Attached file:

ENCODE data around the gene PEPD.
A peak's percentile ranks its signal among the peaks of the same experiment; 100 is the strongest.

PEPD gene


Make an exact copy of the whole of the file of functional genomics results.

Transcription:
ENCODE data around the gene PEPD.
A peak's percentile ranks its signal among the peaks of the same experiment; 100 is the strongest.

PEPD gene